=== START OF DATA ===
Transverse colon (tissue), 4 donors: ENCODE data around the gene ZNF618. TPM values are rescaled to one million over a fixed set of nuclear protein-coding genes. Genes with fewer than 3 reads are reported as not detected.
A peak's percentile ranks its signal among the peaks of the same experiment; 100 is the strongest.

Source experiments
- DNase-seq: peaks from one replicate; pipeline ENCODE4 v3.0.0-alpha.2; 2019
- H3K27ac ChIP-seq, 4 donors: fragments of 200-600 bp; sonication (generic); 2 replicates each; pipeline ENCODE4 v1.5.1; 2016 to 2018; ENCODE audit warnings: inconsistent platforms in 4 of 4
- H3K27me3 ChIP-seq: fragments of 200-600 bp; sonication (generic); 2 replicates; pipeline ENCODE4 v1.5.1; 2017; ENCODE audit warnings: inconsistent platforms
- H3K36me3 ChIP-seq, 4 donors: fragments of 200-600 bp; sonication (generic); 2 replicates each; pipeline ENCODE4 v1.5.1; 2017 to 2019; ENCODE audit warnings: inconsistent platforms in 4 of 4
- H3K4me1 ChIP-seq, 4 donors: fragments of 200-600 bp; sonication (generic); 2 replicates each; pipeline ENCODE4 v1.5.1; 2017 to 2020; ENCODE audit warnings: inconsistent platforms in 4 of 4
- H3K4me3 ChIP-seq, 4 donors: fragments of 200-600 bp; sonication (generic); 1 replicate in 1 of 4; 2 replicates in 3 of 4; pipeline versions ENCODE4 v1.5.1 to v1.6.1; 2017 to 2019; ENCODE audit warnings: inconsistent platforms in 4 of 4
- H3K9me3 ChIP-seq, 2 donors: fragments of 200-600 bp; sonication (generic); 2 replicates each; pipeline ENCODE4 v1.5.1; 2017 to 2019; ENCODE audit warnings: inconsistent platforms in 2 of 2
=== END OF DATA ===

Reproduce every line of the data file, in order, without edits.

Transverse colon (tissue), 4 donors: ENCODE data around the gene ZNF618. TPM values are rescaled to one million over a fixed set of nuclear protein-coding genes. Genes with fewer than 3 reads are reported as not detected.
A peak's percentile ranks its signal among the peaks of the same experiment; 100 is the strongest.

Source experiments
- DNase-seq: peaks from one replicate; pipeline ENCODE4 v3.0.0-alpha.2; 2019
- H3K27ac ChIP-seq, 4 donors: fragments of 200-600 bp; sonication (generic); 2 replicates each; pipeline ENCODE4 v1.5.1; 2016 to 2018; ENCODE audit warnings: inconsistent platforms in 4 of 4
- H3K27me3 ChIP-seq: fragments of 200-600 bp; sonication (generic); 2 replicates; pipeline ENCODE4 v1.5.1; 2017; ENCODE audit warnings: inconsistent platforms
- H3K36me3 ChIP-seq, 4 donors: fragments of 200-600 bp; sonication (generic); 2 replicates each; pipeline ENCODE4 v1.5.1; 2017 to 2019; ENCODE audit warnings: inconsistent platforms in 4 of 4
- H3K4me1 ChIP-seq, 4 donors: fragments of 200-600 bp; sonication (generic); 2 replicates each; pipeline ENCODE4 v1.5.1; 2017 to 2020; ENCODE audit warnings: inconsistent platforms in 4 of 4
- H3K4me3 ChIP-seq, 4 donors: fragments of 200-600 bp; sonication (generic); 1 replicate in 1 of 4; 2 replicates in 3 of 4; pipeline versions ENCODE4 v1.5.1 to v1.6.1; 2017 to 2019; ENCODE audit warnings: inconsistent platforms in 4 of 4
- H3K9me3 ChIP-seq, 2 donors: fragments of 200-600 bp; sonication (generic); 2 replicates each; pipeline ENCODE4 v1.5.1; 2017 to 2019; ENCODE audit warnings: inconsistent platforms in 2 of 2